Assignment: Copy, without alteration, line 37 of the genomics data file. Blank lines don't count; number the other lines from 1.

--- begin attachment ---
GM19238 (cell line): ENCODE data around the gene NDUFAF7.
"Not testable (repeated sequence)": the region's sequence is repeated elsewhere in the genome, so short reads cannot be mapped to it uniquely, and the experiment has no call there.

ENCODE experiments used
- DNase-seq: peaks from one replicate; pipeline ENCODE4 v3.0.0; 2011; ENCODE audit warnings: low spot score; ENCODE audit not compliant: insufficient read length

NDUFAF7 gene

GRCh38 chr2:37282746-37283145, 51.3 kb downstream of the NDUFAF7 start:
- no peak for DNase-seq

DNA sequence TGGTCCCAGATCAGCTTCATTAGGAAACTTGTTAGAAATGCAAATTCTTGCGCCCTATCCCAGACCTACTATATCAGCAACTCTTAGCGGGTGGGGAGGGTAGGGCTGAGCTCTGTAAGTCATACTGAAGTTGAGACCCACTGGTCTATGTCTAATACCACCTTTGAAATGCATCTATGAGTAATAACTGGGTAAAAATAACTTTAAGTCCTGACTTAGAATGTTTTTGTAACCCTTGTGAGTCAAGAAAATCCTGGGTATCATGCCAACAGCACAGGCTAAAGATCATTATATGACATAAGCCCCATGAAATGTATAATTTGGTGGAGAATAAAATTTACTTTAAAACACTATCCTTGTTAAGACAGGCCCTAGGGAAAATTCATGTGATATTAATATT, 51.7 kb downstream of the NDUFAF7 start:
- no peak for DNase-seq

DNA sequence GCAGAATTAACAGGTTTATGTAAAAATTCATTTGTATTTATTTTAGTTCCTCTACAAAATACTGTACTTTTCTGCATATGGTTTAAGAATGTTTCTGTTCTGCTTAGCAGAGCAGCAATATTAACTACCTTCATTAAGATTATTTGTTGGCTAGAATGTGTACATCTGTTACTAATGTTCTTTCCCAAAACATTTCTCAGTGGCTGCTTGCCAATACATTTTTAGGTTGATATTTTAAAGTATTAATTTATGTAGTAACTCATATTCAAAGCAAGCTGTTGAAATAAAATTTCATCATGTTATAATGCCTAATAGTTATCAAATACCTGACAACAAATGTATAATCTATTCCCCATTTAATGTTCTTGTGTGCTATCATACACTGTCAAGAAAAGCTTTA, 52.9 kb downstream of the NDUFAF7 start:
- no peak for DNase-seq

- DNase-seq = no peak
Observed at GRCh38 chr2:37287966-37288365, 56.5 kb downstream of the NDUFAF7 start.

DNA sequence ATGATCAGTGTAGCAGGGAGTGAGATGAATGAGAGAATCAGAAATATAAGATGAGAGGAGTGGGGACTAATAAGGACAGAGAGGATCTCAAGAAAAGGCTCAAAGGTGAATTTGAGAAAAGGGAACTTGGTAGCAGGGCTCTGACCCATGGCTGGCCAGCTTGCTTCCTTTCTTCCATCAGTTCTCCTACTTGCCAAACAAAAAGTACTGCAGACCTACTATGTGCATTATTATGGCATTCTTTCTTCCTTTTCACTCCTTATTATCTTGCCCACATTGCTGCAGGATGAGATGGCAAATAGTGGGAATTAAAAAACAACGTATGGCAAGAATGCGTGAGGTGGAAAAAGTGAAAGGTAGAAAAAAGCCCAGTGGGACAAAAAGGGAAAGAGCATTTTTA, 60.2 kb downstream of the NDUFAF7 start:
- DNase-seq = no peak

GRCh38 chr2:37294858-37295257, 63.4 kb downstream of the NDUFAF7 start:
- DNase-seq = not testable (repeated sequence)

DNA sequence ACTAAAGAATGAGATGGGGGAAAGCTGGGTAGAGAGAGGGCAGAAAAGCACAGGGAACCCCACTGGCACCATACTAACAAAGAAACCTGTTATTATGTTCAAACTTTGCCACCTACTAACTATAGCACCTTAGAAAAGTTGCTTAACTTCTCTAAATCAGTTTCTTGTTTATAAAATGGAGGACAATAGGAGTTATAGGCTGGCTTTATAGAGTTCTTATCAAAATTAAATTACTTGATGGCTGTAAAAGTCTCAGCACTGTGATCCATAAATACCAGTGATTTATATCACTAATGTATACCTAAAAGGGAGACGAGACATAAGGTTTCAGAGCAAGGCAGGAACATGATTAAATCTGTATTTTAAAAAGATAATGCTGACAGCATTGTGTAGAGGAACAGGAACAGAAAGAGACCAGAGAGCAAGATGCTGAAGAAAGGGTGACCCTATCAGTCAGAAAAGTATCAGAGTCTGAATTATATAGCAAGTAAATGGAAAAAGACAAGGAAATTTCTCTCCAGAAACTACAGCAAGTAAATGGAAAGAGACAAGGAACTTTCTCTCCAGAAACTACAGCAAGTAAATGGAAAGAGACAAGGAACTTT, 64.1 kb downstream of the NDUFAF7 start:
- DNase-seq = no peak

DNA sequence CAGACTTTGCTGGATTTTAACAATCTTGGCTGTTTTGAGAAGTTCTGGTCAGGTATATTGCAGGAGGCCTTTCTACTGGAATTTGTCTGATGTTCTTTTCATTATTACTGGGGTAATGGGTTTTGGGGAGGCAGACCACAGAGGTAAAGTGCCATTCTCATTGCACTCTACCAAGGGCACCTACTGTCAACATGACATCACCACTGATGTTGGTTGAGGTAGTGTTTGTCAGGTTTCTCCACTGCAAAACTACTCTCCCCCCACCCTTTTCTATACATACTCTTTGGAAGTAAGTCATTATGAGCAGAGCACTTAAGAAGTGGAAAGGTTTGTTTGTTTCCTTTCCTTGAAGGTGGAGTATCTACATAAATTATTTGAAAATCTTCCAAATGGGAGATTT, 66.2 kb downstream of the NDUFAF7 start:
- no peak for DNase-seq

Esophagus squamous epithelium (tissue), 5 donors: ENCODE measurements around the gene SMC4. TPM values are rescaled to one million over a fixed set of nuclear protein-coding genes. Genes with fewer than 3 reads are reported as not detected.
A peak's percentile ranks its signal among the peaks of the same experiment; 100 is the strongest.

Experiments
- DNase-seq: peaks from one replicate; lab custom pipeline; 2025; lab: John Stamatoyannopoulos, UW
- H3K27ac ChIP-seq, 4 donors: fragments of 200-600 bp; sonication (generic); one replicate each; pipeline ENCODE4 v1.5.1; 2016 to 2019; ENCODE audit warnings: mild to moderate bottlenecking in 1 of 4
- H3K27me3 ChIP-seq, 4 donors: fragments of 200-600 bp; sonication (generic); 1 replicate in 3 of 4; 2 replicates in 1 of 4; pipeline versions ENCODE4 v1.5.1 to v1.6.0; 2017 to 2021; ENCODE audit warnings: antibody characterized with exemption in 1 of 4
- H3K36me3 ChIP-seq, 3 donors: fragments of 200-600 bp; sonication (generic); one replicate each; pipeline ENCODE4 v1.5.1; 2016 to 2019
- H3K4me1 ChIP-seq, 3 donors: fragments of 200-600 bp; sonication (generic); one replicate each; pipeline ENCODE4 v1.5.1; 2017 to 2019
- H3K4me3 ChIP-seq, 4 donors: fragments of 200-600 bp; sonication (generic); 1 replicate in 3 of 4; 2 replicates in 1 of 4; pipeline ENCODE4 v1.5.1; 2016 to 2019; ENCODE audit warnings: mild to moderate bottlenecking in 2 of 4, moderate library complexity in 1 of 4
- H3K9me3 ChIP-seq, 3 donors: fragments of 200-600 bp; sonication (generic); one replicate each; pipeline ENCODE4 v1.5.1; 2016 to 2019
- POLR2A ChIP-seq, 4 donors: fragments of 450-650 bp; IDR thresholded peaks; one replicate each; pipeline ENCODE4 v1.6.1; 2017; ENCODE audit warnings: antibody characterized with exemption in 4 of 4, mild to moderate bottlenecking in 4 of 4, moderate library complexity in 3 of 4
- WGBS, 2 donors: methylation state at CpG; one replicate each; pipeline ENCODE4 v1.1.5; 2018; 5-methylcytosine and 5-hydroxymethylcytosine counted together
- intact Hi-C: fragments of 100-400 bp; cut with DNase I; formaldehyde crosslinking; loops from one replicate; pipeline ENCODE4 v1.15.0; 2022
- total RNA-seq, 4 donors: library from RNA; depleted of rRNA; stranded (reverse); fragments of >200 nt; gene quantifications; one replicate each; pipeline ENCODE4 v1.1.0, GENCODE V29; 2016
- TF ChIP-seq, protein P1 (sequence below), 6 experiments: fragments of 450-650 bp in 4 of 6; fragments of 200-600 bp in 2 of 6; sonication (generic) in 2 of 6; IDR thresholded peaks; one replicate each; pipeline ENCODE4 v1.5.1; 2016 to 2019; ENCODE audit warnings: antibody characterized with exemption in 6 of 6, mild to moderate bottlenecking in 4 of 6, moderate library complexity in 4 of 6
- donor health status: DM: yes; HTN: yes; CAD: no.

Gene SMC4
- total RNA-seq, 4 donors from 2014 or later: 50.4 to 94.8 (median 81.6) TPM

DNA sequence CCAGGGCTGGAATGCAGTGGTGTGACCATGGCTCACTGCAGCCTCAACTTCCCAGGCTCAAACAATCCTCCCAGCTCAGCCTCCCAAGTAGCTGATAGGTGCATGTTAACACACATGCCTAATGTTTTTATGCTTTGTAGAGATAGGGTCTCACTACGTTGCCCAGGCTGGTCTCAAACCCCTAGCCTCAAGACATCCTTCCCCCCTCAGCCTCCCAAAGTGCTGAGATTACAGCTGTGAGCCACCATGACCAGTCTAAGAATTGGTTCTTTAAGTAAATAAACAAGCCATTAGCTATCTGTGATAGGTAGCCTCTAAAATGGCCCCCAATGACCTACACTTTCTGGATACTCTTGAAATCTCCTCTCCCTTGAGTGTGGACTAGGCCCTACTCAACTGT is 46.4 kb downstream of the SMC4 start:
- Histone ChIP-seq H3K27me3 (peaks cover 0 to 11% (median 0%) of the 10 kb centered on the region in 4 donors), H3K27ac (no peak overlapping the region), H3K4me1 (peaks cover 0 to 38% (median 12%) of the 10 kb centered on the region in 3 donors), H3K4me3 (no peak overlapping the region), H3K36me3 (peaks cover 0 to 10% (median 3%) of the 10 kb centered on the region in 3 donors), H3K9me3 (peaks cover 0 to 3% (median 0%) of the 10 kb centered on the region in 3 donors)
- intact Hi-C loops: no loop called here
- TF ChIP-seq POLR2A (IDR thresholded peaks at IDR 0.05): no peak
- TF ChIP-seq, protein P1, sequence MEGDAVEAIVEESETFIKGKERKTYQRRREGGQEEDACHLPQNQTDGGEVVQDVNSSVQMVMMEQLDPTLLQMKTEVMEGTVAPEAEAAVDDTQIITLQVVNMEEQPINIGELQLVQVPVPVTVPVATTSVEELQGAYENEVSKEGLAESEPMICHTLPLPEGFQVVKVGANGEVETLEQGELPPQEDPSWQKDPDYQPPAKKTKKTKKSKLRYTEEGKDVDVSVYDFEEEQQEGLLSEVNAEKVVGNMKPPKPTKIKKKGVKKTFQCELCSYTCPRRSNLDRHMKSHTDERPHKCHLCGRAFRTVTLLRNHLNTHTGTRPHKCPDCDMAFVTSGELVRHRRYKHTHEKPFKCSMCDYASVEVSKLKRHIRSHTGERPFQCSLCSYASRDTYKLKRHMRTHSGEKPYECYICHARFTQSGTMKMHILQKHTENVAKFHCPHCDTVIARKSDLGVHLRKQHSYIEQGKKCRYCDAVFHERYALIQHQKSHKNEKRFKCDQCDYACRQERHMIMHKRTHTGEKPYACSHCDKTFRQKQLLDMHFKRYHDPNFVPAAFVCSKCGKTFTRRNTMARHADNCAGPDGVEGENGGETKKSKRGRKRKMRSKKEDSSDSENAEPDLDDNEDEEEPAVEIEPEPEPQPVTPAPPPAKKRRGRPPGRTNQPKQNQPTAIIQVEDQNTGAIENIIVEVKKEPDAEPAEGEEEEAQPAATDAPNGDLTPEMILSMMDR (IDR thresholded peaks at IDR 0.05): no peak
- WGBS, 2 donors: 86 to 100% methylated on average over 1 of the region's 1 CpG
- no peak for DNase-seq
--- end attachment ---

- donor health status: DM: yes; HTN: yes; CAD: no.